MITCH'S TEN ALBUMS FOR 2021
OLD MUSIC BACK ON THE MARKET
If 2021 taught me anything, it’s that the guitar ain’t dead! A good chunk of that is probably just confirmation bias or some sort of reversion to comfort listening rather than a trend in the last 12 months of releases, but there were a hell of a lot of releases over the last year with it front and centre. Although 2021 felt like an extension of 2020 (are we still living in the long-2020?) at least this year seemed to mark some sort of step away from the ever annoying “lockdown album” trend…
Bracketing the calendar year is always weird. A few stragglers from 2020 showed up that probably would have made it in to my list for that year (and even this one), namely, David Nance’s Staunch Honey (Trouble In Mind) and Blue Divers’ self titled LP (Bedroom Suck), and I’m sure that there are a few that haven’t made their way into the shop yet that haven’t made it to this one (if the new Troth album is anything like the last, it deserves a spot on this list).
Anyway, in an effort to bracket the year…. 2021 was book-ended by two releases on featuring the Philly shredder Emily Robb on Petty Bunco: first the killer song based self-titled Astute Palate LP (not included here because Eternal Soundcheck did the Oz CS release back in 2020) and then followed up later in the year with the warped and abstract rock’n’roll blowout of her solo debut, How To Moonwalk. Both releases seemed to map out where the bulk of my listening lay, somewhere along the spectrum of tight songwriting and sprawling guitar work.
A bunch of country/folk-influenced stuff seemed to shine through (could use the word “singer-songwritery” but yuck) and was probably what I listened to most. Rosali’s LP was a set of slow burning yet steamy songs that damn well deserved to be the crossover hit of the year. Styrofoam Winos were a bolt out of seemingly nowhere (more accurately, they’re three songwriters playing together who’ve been active in Nashville for a while) that bridges a gap between a kind of Athens, Georgia-ish indie rock with an more alt-country lilt. Maxine Funke’s on the other hand was a bit of a surprise in its departure from the recently rereleased LPs on Digital Regress. Seance continued on the home-fi trajectory, but with the incredibly good dubby aside ‘Moody Relish’. Lumping these (and the others in the list) into some sort of singer-songwriter category feels disingenuous considering how different they are. But maybe what they all share in common is a ‘synergy’ (to use the most disgusting language possible…) to them that on the surface suggested they were straightforward albums but wound up being heavy hitters.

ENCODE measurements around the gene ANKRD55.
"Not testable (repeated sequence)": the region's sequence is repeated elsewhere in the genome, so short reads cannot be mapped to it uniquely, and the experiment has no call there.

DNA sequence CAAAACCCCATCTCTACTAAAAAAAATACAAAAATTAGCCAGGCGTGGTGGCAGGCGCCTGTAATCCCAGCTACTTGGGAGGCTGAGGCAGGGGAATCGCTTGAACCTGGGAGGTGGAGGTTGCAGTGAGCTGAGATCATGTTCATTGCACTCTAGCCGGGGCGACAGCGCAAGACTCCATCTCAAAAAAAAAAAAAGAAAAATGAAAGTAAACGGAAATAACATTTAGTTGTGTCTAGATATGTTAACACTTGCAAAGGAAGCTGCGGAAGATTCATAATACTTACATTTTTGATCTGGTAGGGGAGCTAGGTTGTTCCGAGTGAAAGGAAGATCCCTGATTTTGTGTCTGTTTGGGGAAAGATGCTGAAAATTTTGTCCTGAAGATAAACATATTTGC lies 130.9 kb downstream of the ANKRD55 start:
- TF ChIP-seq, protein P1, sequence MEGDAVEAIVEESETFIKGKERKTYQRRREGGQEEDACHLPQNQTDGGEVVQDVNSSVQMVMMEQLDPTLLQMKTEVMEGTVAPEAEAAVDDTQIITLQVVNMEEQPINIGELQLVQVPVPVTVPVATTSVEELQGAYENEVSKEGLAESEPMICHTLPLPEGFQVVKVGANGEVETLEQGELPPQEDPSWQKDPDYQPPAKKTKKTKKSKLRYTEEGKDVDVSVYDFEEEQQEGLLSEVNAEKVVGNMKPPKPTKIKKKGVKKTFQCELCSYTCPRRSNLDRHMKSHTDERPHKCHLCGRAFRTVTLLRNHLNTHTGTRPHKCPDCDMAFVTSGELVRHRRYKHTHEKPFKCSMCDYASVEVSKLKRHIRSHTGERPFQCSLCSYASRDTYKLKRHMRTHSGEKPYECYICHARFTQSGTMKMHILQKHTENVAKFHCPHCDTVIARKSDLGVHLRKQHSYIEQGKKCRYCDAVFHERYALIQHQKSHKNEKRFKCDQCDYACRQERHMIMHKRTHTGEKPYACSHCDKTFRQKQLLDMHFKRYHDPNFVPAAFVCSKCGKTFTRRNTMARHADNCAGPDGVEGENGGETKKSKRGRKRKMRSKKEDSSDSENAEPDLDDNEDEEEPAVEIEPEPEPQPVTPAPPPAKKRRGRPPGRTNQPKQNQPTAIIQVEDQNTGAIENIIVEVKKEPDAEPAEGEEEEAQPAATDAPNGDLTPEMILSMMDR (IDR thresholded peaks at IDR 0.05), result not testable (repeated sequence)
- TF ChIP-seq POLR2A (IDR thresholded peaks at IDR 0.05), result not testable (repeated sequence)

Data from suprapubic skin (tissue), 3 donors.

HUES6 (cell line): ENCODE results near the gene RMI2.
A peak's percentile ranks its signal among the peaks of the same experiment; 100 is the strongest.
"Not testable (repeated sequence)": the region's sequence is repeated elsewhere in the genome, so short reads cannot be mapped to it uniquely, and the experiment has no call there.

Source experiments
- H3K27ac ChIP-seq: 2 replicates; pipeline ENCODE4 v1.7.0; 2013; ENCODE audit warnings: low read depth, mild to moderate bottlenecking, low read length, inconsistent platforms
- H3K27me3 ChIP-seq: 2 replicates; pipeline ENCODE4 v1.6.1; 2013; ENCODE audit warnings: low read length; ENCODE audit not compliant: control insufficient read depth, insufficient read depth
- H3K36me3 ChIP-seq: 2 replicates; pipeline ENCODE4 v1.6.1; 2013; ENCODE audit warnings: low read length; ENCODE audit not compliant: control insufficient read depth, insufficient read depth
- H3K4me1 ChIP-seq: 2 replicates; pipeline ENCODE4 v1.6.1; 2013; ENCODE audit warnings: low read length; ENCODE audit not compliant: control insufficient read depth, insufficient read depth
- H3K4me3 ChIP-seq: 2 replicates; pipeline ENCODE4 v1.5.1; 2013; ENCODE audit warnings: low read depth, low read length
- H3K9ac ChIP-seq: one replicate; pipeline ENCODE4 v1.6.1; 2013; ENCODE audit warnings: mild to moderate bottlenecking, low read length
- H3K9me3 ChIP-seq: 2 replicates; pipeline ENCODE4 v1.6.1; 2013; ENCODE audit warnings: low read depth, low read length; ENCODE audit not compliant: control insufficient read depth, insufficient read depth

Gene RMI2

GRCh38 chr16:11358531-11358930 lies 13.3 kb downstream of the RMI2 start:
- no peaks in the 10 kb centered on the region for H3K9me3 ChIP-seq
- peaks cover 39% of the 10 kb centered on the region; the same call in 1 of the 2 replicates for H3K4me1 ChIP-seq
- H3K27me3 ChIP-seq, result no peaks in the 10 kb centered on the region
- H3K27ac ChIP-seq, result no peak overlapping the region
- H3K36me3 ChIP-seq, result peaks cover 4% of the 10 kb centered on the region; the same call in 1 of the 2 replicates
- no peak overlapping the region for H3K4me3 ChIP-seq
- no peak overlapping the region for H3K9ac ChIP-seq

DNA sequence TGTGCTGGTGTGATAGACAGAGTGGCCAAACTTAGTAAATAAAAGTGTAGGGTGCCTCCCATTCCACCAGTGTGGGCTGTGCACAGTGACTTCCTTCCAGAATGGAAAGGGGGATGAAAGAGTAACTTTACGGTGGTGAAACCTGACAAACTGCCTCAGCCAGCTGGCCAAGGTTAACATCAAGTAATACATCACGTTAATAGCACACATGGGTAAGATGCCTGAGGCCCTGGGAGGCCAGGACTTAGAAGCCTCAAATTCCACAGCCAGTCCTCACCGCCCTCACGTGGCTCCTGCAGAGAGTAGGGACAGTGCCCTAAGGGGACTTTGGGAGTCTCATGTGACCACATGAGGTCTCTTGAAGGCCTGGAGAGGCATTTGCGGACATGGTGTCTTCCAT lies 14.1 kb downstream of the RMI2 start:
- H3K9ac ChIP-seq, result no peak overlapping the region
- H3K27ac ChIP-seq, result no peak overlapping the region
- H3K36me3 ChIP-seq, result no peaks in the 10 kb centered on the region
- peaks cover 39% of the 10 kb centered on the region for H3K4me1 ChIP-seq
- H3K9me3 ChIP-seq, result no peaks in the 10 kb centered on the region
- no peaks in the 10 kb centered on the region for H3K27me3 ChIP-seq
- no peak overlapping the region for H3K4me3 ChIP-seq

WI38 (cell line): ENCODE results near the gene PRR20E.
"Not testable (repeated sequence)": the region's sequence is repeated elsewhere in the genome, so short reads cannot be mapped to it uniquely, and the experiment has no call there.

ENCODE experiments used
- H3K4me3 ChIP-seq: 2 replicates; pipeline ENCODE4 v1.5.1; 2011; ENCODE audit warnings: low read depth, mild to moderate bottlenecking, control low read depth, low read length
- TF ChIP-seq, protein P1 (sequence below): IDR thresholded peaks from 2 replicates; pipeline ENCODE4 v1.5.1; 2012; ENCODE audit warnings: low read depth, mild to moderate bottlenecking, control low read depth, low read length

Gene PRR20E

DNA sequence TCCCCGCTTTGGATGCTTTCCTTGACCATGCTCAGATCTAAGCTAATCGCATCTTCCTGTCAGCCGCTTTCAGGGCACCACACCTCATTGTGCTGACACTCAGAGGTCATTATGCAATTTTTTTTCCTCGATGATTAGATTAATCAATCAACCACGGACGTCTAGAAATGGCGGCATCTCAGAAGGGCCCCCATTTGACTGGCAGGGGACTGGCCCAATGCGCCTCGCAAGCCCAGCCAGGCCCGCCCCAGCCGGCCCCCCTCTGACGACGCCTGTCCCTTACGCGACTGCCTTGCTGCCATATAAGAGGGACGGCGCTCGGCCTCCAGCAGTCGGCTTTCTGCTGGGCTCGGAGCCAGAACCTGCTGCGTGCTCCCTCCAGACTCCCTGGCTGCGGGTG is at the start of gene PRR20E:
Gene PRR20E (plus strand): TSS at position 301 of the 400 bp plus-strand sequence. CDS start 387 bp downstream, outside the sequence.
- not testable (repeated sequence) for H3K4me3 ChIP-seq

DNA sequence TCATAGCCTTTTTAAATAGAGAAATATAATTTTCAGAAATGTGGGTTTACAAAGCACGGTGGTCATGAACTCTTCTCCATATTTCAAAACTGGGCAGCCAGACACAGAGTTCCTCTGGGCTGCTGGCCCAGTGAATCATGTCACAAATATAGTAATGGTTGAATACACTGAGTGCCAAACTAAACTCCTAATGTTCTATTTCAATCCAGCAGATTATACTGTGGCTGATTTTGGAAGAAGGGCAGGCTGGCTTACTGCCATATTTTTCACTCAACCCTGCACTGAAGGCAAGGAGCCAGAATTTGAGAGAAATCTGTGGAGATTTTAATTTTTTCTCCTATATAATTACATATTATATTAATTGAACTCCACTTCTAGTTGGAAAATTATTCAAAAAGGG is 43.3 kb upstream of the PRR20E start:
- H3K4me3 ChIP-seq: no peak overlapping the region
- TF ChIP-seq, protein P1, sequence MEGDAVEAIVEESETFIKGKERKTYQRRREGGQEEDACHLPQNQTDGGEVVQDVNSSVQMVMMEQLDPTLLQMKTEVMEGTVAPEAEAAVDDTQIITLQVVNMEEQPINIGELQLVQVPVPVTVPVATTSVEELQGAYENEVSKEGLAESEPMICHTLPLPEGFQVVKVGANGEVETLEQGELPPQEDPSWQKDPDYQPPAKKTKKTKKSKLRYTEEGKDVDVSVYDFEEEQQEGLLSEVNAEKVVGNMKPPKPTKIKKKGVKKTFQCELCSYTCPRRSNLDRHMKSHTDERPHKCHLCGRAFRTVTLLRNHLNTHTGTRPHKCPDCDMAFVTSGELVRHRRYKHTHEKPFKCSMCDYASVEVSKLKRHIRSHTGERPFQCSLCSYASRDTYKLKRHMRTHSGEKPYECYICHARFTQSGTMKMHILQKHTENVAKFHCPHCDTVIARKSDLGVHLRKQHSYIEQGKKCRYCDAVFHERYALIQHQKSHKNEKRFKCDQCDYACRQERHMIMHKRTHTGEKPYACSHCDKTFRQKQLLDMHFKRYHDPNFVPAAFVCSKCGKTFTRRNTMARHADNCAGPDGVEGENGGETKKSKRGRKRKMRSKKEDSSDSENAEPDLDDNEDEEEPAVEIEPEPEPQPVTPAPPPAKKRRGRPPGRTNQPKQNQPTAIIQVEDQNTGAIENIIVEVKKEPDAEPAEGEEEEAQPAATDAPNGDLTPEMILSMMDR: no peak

Others also seemed to hover around that zone. Cassandra Jenkins’ LP took folk structures and extended them out through contemplative new age instrumentation that was on constant rotation in my car for months. In a similar way (but with less new age and more droning psych), Stefan Christensen’s Cheap Things took song structures and blew them out into guitar zoners. Putting this one back on the turntable recently made me realise how much more time I should have (and will) spend with it! On the reissue front, Night School’s best-of Jackie Leven pointed out the breadth and depth of solo a catalogue that I only had cursory knowledge of, highlighting an array of sleeper hits (including the all-timer post-Bowie jam, “The Sexual Loneliness Of Jesus Christ”). The Avonden reissue gave me a bit of a broader context to the VU-inflected Dutch underground scene that spawned Lewsberg, and listening to the newly unearthed Warumpi Band tapes from their cover-band days felt like listening to highly concentrated rockers.
I guess all these roads lead to Neil Young? The two live reissues really hit a spot for me this year. Way Down In The Rust Bucket captured Ragged Glory/Reactor era Crazy Horse at their best. Of the two solo recordings, Carnegie 1970 was the better. Just when you thought you couldn’t listen to another NY solo set from the early 70s, this one crops up as a crystal clear recording with strange digressions on songs that I don’t recall hearing anywhere else. But the new stuff was also top class from NY&CH. To be honest, I was a little shocked how good Barn was; a freewheelin’ and seemingly off-the-cuff full band session that holds up among his best over the last twenty odd years.
The local stuff that I enjoyed most this year seemed to sit outside this nexus. Monica Brooks’ minimalist/maximalist droning piano work finally saw the light of a widespread release. I stupidly overlooked the original cassette of YL Hooi’s amoebic dub pop on Altered States Tapes, so the Efficient Space reissue was new to me and became a shop-play favourite. (As a slight aside, seemed to be an accompaniment to the darker dubby offerings of UK trio Mosquitoes this year). Hopefully the Chateau tape gets a similar treatment. The short run on Hideotic/Hobbies Galore disappeared pretty quick considering the sprawling psych-prog collab between Alex McFarlane and Al Montfort is hopefully a stayer!